Talk:Organ Symphony No.5, Op.42 No.1 (Widor, Charles-Marie)
Does anyone know if there have been orchestral versions made of the Widor Organ Symphonies? I want to make one for this symphony and I'd like some ones to study for their version of the orchestration. Also, could anyone explain the registrations shown on the top of the score included here? Thanks Justin Tokke 20:22, 19 June 2007 (EDT)
- Hi Justin, I'm not sure that any arrangements for orchestra of the 5th symphony exist in print. You could check out Widor's Symphony for Organ and Orchestra Op.42bis, which he arranged from various movements of the second and sixth symphonies. As for the registration, I'll assume you aren't familiar with the organ at all. The three categories Récit, Positif, Grand Orgue and Pédale refer to four different divisions within a pipe organ. Each division has a set of ranks, and a rank is a set of pipes, of the same type and quality, and having one pipe for every key on the manual or pedal. Each rank in a division can be activated by means of a stop on the console. In general, each of the first three divisions is directly playable by one manual, and the pedal devision is playable on the pedal. The Récit division (called Swell in english) is enclosed in a box with slats that open or shut by means of a swell pedal in order to increase or decrease the volume. This and other divisions with this quality are called "expressive". Certain divisions can be coupled to other manuals so that more than one division can be played on one manual. The Récit can be coupled to all other divisions, the Positif (sometimes called Choir or Oberwerk) to everything but the Recit, the Grand Orgue (sometimes called Great or Hauptwerk) only to the Pedal, and the Pedal cannot be coupled to anything. In the score, the figures R, P, and G refer to what divisions should be playing at any given time. For example, at the beginning, the organist would play only on the Récit; at bar 17 he or she would switch to the Positif (which has been coupled with the Swell) so that both divisions are playing. To begin to explain the meanins of the french directions in the registration, I have to speak about the different types of pipes. There are two main types: Flues and Reeds. Flues have a mouth which cause the air to vibrate. By varying the length, diameter, and material of the pipe, different qualities of sound can be created. The first, called a Principal (represented by Fonds or Montres on the score) is a very clear, strong sound with more overtones. A flute (same word in French) is more mellow, softer, with less overtones. A string (French: Gambe or Viole, also some others) is sharper, but kind of breathy and weak. A voix celeste (as appears in the fourth movement),used only combination with a string pipe, is a rank which is tuned slightly sharp in order to create slow beats and a tremolo sound. Reed pipes operate by a vibrating tongue to create a very biting sound. Reeds in general are referred to as "Anches" in French. An oboe (or hautbois) sounds soft and is appropriate for lyrical or soft passages. Most other reeds are simply imitations of orchestral brass and wind instruments and sound appropriately loud. Lastly, it must be understood that the numbers after the stops refer to the octave which the pipe plays in. An 8' stop will be played at concert pitch. A 4' stop is an octave higer, a 2' stop is two octaves higher, etc., and a 16' stop is an octave lower, a 32' stop is two octaves lower, etc. There are also such things called mutations, which transpose at intervals different from an octave. A 2 2/3' transposes up one octave and a fifth. Mixtures are stops that add a number (usually 3-5) of ranks of high mutations and are used with principal pipes for a much brighter sound in loud passages. In the Widor score, not all registrations are specifically laid out; most organists know that fortissimo means Full organ with mixtures (but no loud reeds), and tutti always mean Full Organ with reeds. Artistic registration is very important to the performance of an organ work, and much of it is left to the performer and the instrument being performed upon. I hope this long explanation helps! Let me know if you have any other questions. Best, --Goldberg988 10:45, 20 June 2007 (EDT)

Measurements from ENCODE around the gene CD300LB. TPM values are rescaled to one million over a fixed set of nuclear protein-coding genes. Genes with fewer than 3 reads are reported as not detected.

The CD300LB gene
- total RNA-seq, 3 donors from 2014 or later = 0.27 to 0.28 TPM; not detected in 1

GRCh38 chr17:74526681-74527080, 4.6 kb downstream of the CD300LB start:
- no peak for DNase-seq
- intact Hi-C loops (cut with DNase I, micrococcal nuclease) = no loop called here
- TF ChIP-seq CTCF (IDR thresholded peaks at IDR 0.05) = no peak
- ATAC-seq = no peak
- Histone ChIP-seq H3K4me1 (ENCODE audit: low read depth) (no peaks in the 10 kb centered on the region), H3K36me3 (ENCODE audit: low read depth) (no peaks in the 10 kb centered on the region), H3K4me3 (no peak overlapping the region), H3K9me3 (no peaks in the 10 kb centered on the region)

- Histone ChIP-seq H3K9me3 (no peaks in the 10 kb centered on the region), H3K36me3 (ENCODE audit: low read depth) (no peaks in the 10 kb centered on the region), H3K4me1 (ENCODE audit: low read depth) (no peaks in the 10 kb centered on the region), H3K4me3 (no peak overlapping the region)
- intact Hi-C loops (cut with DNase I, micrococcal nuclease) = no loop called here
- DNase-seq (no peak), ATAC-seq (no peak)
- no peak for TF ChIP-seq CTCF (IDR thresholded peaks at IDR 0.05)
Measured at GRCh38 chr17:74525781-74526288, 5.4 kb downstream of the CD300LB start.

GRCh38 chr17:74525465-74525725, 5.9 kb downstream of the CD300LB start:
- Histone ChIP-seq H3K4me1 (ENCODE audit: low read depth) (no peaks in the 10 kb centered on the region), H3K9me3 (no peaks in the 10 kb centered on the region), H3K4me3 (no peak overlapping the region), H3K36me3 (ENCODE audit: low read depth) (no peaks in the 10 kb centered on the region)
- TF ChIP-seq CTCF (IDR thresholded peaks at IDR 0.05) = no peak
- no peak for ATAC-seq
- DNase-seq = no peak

- Thank you! This is just what I needed. Justin Tokke 20:54, 7 July 2007 (EDT)
Small typo on page 7 of "IV. Toccata" (IMSLP #12348)
Bar 54, right hand, 26th note: Can't be an f sharp. Probably a g sharp. Any idea on how to contact the person who typeset this piece?